Young Creators of Pittsburgh: Emma Vescio

Recently, I had the privilege of interviewing one of Pittsburgh’s brightest rising artists and poets, Emma Vescio. She had quite a bit to say. 

 

Claire: Could you tell us a little bit about yourself?

Emma: Oh my goodness! Um, I’m Emma Vescio and I’m a junior at Pitt. I major in history of art and architecture, museum studies, and i focus in contemporary art and performance. I work at a few art organizations here in Pittsburgh, I run Honeybee Review with Indigo Baloch. I really love dogs, I love watching movies with my partner, and I love Thai food.

Claire: What are you currently up to? In life and work?

Emma: Currently, school is like the main priority so I'm being a huge dork trying to get a few articles published in scholarly journals. I’m pursuing a grant to go to London to make fun of the US government in relation to contemporary art. I’m trying to get an archival grant to do research on lgbtqia+ women in art. I’m also doing the honeybee stuff, and that's a lot sometimes, but I love everyone's poems and art so much and it makes my heart so happy.

 

Claire: Could you say a little about your latest chapbook and some of your latest art pieces?

Emma: I was working on my last chapbook when I was at a different school and it was our final project. I was also working on it anyways so it's kind of a compilation of both of those things. It’s probably the last time I’ll ever write about myself I think. It's all these poems where I’m trying to dissect past relationships and past like hurtful nature and it ends with me saying I don’t want to talk about it anymore. Just, that I’m just done. Recently, I’ve been writing a lot of surrealist poetry: a lot about animals, bobby pins, cicadas. I'm just keeping all of it and revising it over and over again which is a new practice for me because usually I get really excited and I’m like here's a poem I wrote, here you go. And in relation to art, I’ve been into abstract pieces right now, which is funny because it’s like I’ve just ignored it for the majority of my life and it’s way harder than it looks.

 

Claire: Can you tell us a little about your work with The Honeybee Review?

Emma: Um, so. There's like no hierarchy we all do equal parts of work. But, it was Indigo Baloch and me around three months ago. We were at Glitter Box Theater and we saw these old bee magazines for beekeepers, and we were like, “that's amazing!” It was called something like honeybee magazine and we were wondered if anyone has taken this name for an art journal. It turns out Somebody did in like 2005 but it was archived, and it was done so we took the name! I think most of us are really tired, and most people are really tired of going to events and it’s all run by men and there's these bands and they're really loud and spooky, so we’re just trying to have poetry events focused on marginalized folk.

Claire: What music are you listening to right now?

Emma: Oh, man. I’m  listening to Big Thief a lot, they're coming to Pittsburgh soon, and they're really good. I listen to my good friend Jack Stauber who goes to Pitt with me. His album is called Pop Food and he will be really embarrassed that I gave him a shout out. I always love Bad Bad Not Good, they're a jazz band and they’re super good even though they say they're not.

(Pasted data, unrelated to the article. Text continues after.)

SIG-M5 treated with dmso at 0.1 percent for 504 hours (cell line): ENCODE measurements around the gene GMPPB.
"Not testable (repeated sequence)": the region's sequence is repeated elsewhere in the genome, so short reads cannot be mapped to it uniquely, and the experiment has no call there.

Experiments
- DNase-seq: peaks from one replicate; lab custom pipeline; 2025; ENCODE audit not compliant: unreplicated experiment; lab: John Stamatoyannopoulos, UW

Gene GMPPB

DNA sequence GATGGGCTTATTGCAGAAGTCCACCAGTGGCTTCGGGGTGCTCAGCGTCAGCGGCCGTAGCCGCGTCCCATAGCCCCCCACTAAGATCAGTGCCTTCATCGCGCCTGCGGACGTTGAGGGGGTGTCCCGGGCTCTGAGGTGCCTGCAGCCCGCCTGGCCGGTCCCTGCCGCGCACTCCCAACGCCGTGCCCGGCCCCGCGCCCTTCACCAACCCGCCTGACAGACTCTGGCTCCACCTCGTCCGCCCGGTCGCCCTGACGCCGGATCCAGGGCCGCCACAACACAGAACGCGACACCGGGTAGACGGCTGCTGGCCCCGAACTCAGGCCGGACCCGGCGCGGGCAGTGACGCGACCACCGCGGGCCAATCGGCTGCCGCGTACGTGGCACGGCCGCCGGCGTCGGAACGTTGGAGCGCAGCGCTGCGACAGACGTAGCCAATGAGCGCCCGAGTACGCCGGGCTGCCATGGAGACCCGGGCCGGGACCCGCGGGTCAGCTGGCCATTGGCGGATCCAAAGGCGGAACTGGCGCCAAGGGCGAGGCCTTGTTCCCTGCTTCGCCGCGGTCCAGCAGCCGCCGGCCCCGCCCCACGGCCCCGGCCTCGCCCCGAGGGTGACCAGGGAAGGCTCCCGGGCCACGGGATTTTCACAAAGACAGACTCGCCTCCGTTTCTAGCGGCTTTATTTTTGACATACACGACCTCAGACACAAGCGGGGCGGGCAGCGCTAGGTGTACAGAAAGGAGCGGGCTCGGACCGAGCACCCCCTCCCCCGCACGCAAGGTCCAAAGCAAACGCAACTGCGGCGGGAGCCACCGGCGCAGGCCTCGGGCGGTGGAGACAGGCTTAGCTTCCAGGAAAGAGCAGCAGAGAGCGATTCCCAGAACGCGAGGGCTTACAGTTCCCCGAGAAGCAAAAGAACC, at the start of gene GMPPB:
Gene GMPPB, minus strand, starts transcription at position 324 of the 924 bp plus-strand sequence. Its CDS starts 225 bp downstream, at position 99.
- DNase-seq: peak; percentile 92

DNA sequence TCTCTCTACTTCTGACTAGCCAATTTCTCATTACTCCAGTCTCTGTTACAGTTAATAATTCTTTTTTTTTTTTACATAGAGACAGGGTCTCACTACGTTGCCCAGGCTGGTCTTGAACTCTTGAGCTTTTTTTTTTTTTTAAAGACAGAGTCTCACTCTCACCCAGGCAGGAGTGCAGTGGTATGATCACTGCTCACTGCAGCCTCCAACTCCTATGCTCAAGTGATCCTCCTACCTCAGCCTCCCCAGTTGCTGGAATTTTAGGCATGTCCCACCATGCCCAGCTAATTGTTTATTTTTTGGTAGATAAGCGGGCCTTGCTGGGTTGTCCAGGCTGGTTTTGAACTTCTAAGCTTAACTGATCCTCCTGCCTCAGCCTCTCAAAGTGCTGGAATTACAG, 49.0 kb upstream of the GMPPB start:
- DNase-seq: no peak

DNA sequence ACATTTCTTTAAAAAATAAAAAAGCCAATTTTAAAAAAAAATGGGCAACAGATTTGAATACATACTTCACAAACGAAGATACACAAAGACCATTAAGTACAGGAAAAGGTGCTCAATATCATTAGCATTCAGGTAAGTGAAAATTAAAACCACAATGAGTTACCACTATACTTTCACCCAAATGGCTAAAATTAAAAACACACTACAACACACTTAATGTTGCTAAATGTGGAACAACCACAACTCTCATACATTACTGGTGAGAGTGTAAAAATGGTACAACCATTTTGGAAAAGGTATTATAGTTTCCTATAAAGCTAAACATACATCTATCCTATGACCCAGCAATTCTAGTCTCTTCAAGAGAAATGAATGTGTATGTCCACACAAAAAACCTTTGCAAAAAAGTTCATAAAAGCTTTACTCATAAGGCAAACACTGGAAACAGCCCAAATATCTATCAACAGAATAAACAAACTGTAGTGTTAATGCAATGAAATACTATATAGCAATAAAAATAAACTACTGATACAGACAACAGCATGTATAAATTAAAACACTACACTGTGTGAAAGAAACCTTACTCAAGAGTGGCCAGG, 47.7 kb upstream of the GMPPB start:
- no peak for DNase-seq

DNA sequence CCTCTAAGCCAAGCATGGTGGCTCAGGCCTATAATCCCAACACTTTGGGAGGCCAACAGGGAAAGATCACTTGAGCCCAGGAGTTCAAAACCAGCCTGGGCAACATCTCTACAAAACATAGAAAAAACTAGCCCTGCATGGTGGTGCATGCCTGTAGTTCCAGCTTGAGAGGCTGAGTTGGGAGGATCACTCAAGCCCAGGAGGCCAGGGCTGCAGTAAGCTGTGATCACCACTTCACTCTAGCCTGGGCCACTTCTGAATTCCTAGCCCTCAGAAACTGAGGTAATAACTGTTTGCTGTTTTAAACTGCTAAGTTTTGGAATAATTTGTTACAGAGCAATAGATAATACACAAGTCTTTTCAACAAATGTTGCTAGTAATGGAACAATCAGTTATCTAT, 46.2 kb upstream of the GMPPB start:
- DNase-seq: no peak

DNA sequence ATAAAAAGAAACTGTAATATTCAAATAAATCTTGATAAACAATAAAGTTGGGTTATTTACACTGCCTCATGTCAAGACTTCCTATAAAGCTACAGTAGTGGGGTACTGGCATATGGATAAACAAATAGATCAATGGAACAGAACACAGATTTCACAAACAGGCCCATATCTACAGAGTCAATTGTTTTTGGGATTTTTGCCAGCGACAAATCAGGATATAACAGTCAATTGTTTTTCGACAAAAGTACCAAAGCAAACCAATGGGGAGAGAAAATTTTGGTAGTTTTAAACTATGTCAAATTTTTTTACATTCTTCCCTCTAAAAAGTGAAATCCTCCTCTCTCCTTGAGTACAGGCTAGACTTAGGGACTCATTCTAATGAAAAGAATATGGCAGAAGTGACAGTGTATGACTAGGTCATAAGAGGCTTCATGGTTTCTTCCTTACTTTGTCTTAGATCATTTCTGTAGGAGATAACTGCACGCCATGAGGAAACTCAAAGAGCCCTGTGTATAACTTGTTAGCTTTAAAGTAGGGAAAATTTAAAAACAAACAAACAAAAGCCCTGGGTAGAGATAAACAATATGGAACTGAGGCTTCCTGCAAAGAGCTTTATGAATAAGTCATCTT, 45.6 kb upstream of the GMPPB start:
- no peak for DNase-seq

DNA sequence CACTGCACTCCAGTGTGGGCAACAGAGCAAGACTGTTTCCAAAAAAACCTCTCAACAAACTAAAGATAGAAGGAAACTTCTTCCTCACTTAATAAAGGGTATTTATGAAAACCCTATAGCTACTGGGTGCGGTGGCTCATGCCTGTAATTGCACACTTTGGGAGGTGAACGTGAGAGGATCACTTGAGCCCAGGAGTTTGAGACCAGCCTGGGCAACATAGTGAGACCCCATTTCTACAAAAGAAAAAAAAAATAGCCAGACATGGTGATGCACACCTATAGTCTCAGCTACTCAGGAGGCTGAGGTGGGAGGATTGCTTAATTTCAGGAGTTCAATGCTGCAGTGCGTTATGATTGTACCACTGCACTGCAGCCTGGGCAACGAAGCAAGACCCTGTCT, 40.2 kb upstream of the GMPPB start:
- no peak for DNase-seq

Claire: What inspires you?

Emma: I think everyday life and people’s conversations inspire me most. Especially people on the bus. They're always saying weird shit. I wrote this poem the other day about this girl who had a bunch of Band-Aids on the backs of her ankles and I was like, “Why are you wearing flats? Don’t do this to yourself it hurts so bad!”  So I was kind of upset over that. Anywhere really inspires me, but sometimes it just comes to you and you're just surprised at what people are doing or saying in the public. So that's about it.

Claire: Favorite meal at the moment?

Emma: I just got my own kitchen in my first apartment instead of a meal plan so I have to learn how to cook and it's been fun. So pretty much all I’ve been doing is going on Eat Unique’s  website and going through the recipes they use. I like this one sandwich, it’s sourdough, mozzarella, tomatoes, cucumbers, balsamic, and pesto. It's a really good sandwich. I highly recommend it.

Claire: Do you have a writing routine?

Emma: It used to be really regimented, and like I would write every day. I would have a journal always with me because weird stuff just happens, and I actually had to get rid of my old journal months ago because i was like, writing actual journal entries and it was a bad time and it was making me really sad to go back through it. Now i have this little grid journal i’ve just been writing down weird thoughts when they happen, and I go back and look through it and write poems off of that.

Claire: How do you go about submitting your work?

Emma: I haven't done it in a while, but whenever i was I collect a lot of poems I’m really confident in and go through The Poetry Market, and find journals that matched my style. Right now it’s not like that. I think I’m gonna take a year to like really edit everything and figure it out.

Claire: What is one poet you wish more people knew about?

Emma: Right now Zachary Schomburg. He’s this surrealist poet and he just writes these really close to home situations but from a larger perspective. He’s really good. I really love him.

Claire: What is one piece of advice you would like to pass along to fellow creators?

Emma: Nothing you create it bad. Even if it's not up to your standards it's a really mindful thing to continuously work and accept where you are.

You can find Emma's work on her website here, or on social media! You can find The Honeybee Review here